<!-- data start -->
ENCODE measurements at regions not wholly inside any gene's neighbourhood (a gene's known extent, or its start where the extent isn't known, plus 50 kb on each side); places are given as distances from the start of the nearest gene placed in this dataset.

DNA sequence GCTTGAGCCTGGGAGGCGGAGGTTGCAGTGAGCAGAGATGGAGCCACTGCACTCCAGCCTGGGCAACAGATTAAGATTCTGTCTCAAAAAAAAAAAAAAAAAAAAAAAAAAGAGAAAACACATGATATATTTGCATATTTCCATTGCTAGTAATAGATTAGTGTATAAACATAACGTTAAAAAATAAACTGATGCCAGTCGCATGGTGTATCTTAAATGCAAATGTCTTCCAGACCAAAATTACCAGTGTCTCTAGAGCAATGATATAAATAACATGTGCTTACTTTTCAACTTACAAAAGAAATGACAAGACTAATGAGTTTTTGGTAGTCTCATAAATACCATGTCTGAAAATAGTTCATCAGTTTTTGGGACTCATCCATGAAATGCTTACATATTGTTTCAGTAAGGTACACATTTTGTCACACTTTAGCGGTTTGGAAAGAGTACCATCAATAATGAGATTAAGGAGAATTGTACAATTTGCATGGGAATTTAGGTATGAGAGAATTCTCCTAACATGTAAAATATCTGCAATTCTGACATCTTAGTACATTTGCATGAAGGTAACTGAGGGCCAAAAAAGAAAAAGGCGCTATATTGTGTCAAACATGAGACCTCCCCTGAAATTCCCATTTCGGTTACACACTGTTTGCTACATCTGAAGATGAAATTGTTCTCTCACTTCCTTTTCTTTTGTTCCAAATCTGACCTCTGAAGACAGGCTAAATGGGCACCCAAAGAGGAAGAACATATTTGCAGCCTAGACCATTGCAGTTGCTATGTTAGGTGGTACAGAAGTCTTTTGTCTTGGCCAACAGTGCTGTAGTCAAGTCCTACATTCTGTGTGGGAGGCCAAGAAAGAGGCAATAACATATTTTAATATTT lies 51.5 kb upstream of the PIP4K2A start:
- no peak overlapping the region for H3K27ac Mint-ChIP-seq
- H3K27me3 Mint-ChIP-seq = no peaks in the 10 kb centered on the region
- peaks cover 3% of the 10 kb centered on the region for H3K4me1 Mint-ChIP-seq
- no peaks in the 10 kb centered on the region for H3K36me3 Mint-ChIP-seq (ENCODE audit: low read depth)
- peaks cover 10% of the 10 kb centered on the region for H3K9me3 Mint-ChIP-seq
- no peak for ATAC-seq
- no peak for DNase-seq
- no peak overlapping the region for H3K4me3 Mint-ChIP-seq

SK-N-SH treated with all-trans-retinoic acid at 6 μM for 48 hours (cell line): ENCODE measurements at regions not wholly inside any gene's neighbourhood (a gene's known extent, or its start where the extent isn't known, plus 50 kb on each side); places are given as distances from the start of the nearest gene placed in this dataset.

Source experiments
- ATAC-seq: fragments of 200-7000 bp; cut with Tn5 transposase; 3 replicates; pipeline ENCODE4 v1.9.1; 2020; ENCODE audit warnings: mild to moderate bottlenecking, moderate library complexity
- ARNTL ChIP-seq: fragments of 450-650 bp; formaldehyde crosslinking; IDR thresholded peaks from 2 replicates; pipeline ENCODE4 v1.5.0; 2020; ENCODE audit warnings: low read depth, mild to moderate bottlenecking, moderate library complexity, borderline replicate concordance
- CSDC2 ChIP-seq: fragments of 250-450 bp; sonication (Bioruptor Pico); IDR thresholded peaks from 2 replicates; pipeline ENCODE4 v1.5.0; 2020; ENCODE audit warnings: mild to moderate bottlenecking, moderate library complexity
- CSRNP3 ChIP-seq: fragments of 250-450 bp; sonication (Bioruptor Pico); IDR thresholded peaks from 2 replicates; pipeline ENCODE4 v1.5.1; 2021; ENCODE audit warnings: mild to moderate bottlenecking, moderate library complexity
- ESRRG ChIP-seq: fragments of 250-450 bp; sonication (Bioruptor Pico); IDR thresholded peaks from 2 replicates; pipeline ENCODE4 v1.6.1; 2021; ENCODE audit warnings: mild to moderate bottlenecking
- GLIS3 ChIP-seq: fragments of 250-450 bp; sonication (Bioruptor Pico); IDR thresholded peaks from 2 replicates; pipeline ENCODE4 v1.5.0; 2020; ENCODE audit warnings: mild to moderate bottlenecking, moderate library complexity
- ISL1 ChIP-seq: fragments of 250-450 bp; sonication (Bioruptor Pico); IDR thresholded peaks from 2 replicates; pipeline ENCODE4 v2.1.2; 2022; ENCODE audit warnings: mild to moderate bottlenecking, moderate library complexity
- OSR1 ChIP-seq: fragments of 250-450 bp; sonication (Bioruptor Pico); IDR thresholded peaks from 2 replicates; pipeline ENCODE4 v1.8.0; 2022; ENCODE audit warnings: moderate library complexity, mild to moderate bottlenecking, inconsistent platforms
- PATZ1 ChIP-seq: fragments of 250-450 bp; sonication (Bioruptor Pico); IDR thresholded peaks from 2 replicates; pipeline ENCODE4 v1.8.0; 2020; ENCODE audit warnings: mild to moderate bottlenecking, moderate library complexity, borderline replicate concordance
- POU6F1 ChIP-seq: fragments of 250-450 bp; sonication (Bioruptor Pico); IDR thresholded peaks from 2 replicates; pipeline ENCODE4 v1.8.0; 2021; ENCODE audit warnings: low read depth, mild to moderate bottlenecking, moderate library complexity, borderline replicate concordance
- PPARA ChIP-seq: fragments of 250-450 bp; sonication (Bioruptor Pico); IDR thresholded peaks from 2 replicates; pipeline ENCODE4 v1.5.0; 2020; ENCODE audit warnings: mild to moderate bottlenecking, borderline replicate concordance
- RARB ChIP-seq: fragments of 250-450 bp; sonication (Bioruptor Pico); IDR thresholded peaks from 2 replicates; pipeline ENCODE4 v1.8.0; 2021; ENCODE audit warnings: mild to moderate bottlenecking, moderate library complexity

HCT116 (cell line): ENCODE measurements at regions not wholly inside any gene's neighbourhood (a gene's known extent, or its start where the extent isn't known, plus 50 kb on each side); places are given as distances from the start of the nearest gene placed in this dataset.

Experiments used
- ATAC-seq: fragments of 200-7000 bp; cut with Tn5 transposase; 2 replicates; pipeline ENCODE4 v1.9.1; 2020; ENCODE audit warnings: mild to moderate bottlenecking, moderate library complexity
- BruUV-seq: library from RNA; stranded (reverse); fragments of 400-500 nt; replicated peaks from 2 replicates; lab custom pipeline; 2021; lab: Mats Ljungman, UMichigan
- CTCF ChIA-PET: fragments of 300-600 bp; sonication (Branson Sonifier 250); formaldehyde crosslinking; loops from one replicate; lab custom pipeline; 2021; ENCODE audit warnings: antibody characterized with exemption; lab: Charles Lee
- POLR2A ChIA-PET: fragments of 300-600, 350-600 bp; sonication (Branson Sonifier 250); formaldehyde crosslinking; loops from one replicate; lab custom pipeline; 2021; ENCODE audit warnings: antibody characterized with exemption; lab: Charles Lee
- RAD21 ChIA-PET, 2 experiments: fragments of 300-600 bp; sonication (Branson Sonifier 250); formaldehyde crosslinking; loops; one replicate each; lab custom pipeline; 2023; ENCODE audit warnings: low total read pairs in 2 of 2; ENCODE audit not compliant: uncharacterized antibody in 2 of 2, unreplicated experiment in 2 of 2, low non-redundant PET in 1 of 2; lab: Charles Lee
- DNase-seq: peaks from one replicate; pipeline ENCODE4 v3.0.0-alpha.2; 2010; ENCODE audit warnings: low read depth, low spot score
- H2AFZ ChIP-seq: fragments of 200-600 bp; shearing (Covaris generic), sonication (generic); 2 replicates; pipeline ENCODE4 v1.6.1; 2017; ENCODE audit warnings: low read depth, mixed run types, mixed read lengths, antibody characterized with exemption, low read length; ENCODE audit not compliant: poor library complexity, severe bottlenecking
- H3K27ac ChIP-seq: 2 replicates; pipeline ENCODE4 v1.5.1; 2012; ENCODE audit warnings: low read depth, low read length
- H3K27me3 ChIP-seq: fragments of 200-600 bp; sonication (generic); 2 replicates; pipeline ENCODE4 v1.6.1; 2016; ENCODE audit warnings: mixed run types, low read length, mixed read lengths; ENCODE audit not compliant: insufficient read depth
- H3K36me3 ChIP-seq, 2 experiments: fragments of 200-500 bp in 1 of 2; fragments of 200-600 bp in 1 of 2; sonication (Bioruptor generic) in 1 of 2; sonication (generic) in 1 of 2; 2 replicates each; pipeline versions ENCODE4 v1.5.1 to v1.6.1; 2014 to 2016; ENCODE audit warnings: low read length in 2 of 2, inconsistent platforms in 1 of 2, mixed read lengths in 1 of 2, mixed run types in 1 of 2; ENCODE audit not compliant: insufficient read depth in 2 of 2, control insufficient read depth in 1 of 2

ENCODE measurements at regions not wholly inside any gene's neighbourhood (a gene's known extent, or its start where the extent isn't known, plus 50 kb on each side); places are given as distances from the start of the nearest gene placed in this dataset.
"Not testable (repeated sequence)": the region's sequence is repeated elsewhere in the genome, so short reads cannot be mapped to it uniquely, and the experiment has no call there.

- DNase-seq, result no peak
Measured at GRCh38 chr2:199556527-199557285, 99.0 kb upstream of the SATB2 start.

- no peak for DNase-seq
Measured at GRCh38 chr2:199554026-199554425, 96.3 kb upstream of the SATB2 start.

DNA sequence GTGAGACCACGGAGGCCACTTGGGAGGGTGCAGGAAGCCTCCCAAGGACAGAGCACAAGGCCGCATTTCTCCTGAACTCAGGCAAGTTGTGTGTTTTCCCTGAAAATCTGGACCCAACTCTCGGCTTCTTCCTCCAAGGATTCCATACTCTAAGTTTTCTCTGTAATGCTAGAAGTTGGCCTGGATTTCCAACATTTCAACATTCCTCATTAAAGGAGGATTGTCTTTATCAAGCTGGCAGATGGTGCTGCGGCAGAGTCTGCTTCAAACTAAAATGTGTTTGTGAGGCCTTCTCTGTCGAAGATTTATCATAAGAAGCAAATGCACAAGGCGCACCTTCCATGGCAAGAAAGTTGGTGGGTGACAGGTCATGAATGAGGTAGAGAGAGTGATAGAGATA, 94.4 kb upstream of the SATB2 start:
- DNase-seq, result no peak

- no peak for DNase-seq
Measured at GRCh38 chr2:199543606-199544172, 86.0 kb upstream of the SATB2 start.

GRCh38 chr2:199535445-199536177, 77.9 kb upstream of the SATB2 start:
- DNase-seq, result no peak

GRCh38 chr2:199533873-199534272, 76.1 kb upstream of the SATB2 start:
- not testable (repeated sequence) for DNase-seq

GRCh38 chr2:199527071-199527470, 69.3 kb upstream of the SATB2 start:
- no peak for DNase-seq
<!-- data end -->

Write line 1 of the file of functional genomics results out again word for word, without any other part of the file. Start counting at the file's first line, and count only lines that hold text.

ENCODE measurements at regions not wholly inside any gene's neighbourhood (a gene's known extent, or its start where the extent isn't known, plus 50 kb on each side); places are given as distances from the start of the nearest gene placed in this dataset.